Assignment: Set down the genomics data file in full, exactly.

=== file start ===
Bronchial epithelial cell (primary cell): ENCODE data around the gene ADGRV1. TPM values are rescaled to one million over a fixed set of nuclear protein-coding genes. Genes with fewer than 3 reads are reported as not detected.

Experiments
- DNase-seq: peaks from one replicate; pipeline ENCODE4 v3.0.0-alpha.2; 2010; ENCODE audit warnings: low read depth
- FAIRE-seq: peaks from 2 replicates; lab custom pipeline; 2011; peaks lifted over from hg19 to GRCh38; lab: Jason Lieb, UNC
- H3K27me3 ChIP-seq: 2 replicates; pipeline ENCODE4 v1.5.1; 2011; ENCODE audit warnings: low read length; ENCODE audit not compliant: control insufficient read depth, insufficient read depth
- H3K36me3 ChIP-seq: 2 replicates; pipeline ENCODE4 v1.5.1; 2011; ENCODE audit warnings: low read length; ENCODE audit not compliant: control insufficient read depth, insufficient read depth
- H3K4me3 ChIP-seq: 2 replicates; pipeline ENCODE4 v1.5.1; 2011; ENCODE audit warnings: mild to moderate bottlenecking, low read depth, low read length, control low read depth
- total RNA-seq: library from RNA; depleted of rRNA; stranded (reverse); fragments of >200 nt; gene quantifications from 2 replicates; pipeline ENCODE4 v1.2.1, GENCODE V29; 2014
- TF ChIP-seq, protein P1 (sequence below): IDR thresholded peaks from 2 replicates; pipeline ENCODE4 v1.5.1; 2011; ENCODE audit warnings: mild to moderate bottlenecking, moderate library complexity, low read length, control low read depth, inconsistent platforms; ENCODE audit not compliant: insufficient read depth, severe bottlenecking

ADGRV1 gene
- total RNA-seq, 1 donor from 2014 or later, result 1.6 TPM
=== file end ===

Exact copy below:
Bronchial epithelial cell (primary cell): ENCODE data around the gene ADGRV1. TPM values are rescaled to one million over a fixed set of nuclear protein-coding genes. Genes with fewer than 3 reads are reported as not detected.

Experiments
- DNase-seq: peaks from one replicate; pipeline ENCODE4 v3.0.0-alpha.2; 2010; ENCODE audit warnings: low read depth
- FAIRE-seq: peaks from 2 replicates; lab custom pipeline; 2011; peaks lifted over from hg19 to GRCh38; lab: Jason Lieb, UNC
- H3K27me3 ChIP-seq: 2 replicates; pipeline ENCODE4 v1.5.1; 2011; ENCODE audit warnings: low read length; ENCODE audit not compliant: control insufficient read depth, insufficient read depth
- H3K36me3 ChIP-seq: 2 replicates; pipeline ENCODE4 v1.5.1; 2011; ENCODE audit warnings: low read length; ENCODE audit not compliant: control insufficient read depth, insufficient read depth
- H3K4me3 ChIP-seq: 2 replicates; pipeline ENCODE4 v1.5.1; 2011; ENCODE audit warnings: mild to moderate bottlenecking, low read depth, low read length, control low read depth
- total RNA-seq: library from RNA; depleted of rRNA; stranded (reverse); fragments of >200 nt; gene quantifications from 2 replicates; pipeline ENCODE4 v1.2.1, GENCODE V29; 2014
- TF ChIP-seq, protein P1 (sequence below): IDR thresholded peaks from 2 replicates; pipeline ENCODE4 v1.5.1; 2011; ENCODE audit warnings: mild to moderate bottlenecking, moderate library complexity, low read length, control low read depth, inconsistent platforms; ENCODE audit not compliant: insufficient read depth, severe bottlenecking

ADGRV1 gene
- total RNA-seq, 1 donor from 2014 or later, result 1.6 TPM